The WSJ says there is a “historic shortage of homes”. That’s nonsense, but sales are depressed. Why? Real wages explain.

The Wall Street Journal claims there is a Historic Shortage of New Homes.

Housing Crisis?

Supposedly that picture constitutes “The Next Housing Crisis“.

Why? Is everyone entitled to a home?

The Journal interviewed one builder who was burnt in the Great Financial Crisis. When the market crashed, he was stuck sitting on inventory. He learned his lesson and will no longer build on spec.

That seems like a smart move to me.

“Nationwide, membership in the National Association of Home Builders peaked at 240,000 in 2007, then dropped to 140,000 in 2012, where it has remained throughout the recovery.”

So what? I fail to see a crisis, at least the one the WSJ is moaning about.

Median Home Prices

It seems to me we have an affordability issue, not a housing issue.

Those who want a home and can afford a home likely already have a home. Let’s look at the wage side of things.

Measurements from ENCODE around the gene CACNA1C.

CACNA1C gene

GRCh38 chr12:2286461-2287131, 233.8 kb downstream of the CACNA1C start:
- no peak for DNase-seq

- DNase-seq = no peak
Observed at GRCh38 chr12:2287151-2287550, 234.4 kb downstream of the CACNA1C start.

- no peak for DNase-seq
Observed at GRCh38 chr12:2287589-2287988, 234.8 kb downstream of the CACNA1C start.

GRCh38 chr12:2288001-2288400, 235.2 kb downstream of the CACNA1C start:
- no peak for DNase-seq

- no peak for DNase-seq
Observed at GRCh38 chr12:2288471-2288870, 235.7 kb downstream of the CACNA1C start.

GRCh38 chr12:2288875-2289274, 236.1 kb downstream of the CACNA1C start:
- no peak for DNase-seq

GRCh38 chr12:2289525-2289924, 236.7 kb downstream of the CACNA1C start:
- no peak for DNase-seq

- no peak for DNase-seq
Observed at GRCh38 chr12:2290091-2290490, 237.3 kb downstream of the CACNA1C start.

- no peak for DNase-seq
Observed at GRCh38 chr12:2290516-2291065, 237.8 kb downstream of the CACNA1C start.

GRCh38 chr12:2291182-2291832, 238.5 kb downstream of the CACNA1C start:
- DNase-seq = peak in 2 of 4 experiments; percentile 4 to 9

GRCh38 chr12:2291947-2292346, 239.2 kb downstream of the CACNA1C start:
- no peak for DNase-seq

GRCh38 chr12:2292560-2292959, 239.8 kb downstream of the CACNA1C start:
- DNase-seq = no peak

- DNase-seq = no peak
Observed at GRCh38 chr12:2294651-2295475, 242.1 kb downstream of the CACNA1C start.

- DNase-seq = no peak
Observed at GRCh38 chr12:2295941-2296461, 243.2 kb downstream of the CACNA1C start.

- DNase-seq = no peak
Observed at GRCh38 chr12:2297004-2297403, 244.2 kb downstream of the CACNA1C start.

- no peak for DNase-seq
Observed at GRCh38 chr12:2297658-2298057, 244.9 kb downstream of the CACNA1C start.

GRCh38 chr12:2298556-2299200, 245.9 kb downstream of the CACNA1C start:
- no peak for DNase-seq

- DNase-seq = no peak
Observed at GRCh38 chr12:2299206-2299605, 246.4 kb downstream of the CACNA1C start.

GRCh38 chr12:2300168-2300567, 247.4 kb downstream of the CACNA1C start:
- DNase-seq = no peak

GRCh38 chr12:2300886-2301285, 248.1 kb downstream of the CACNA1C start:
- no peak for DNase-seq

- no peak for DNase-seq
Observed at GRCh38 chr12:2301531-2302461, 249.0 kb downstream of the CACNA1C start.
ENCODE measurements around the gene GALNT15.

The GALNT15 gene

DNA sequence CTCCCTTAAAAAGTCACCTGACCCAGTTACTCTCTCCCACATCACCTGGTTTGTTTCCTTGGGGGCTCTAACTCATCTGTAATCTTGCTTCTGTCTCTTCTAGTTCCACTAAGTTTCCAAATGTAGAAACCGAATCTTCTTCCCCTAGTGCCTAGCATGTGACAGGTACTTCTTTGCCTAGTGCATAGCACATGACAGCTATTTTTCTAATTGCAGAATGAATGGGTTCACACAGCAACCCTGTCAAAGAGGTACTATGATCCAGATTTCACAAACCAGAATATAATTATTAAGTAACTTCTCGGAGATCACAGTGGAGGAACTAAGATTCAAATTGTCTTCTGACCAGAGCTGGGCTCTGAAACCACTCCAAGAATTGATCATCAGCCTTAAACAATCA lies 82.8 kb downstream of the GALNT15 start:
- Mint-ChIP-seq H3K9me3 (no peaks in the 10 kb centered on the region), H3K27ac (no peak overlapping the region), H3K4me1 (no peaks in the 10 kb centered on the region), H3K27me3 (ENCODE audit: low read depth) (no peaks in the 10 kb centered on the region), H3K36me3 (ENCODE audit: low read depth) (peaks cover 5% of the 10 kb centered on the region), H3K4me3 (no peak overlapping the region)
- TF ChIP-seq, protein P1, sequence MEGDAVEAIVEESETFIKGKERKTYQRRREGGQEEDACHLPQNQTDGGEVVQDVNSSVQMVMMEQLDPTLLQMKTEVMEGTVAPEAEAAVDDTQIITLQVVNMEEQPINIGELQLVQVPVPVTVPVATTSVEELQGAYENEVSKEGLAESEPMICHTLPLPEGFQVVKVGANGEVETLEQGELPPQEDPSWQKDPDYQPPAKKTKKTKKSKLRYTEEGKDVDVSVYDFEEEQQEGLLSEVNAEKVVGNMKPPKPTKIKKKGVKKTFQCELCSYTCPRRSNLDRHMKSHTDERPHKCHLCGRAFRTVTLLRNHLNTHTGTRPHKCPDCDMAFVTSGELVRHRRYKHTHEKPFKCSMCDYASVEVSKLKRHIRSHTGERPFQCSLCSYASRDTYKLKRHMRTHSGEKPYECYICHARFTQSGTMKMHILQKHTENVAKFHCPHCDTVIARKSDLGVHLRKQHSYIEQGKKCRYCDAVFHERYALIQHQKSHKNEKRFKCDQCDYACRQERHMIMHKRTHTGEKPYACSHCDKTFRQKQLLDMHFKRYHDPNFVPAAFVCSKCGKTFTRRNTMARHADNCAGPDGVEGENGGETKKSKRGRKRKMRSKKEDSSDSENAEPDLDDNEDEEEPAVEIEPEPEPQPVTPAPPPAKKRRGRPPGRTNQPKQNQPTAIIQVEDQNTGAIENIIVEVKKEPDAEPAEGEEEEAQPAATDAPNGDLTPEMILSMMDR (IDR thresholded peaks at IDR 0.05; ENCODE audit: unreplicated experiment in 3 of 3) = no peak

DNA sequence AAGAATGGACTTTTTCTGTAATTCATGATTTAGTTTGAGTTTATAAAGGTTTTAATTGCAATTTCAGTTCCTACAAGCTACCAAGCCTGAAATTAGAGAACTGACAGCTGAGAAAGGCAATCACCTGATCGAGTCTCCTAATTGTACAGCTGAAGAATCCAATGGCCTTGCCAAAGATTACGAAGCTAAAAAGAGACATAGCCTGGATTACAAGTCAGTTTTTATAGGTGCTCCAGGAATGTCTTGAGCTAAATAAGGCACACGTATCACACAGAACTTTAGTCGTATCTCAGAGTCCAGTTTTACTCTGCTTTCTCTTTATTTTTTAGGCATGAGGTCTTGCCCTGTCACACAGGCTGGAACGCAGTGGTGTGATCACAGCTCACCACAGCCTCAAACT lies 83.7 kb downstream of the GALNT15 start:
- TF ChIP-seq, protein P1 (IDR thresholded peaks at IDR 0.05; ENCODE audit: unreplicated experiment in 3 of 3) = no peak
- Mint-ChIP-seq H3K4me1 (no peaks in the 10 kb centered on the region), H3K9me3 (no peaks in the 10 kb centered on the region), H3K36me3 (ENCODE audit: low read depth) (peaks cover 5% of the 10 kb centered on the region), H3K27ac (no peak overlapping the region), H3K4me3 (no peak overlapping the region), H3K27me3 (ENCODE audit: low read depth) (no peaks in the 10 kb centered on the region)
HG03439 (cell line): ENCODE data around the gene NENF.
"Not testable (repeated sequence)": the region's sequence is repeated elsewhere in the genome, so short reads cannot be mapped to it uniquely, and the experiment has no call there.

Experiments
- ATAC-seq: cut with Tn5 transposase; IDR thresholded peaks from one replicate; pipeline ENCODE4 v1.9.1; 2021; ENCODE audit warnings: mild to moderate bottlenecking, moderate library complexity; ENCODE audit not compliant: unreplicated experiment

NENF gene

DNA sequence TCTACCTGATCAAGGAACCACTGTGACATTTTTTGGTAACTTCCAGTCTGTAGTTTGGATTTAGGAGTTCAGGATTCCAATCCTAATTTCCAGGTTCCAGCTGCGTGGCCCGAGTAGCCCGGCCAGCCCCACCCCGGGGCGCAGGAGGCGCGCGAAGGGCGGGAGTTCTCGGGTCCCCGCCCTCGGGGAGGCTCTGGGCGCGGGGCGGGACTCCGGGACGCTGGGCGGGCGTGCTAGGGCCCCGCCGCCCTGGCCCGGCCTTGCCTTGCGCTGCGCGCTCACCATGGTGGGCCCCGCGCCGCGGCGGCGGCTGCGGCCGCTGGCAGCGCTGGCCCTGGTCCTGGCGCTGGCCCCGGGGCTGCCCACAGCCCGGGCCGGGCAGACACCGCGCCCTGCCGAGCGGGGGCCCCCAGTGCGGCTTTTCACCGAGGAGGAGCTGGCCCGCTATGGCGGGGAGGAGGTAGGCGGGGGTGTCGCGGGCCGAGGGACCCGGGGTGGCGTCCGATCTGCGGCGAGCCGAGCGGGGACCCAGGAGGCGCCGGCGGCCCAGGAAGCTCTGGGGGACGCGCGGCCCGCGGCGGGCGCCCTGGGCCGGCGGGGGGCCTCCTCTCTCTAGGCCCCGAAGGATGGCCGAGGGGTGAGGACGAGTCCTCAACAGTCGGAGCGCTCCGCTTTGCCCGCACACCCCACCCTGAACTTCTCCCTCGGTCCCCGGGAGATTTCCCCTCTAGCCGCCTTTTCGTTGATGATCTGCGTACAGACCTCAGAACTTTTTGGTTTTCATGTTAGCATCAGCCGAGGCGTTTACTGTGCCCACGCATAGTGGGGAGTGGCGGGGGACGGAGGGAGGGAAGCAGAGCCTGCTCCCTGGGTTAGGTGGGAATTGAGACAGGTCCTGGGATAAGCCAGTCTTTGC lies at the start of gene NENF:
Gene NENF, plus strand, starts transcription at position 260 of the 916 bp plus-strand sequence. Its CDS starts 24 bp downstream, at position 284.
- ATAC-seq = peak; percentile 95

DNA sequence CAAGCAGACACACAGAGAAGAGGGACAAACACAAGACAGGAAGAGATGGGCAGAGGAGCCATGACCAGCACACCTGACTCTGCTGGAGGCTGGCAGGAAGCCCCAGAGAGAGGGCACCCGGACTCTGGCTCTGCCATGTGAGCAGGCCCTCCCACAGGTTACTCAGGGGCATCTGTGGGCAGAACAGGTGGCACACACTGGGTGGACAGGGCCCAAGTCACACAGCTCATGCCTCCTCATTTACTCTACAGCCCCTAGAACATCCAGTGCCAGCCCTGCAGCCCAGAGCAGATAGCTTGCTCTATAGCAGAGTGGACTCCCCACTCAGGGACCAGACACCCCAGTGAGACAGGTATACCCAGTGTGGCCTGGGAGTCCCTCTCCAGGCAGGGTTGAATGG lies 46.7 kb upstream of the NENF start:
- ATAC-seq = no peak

Real Hourly Wages Production and Nonsupervisory Workers

Real Hourly Wages All Workers

?Take your pick. Real wages have not kept up with housing prices. Note that those are “average” real wages.

Salary increases at the high end bump up the averages. The median worker, seeking a median-priced home is much worse off.

?The following charts are from the Occupational Employment Statistics(OES) data downloads with additional CPI data from the BLS.

Data for these charts are from May 2005 through May 2016. Those are not arbitrary dates.

The latest OES data is from May of 2016 and prior to May of 2005, the OES used varying months. Having all yearly data from May allows easy comparison of wages vs. year-over-year CPI measurements.

National Hourly Wages

Wage Differentials Mean vs. Median Hourly Wages by State

Every month, analysts track the monthly jobs report for “average” wage increases. Such analysis is misleading because most of the benefits go to the top tier groups.

This behavior is not unexpected, but it makes it very difficult for the bottom half of wage earners, who do not own a house, to buy a house.

Who Can Afford a Home?

The median wage rose from $14.15 in 2005 to $17.81 in 2016, a percentage increase of 25.9%.

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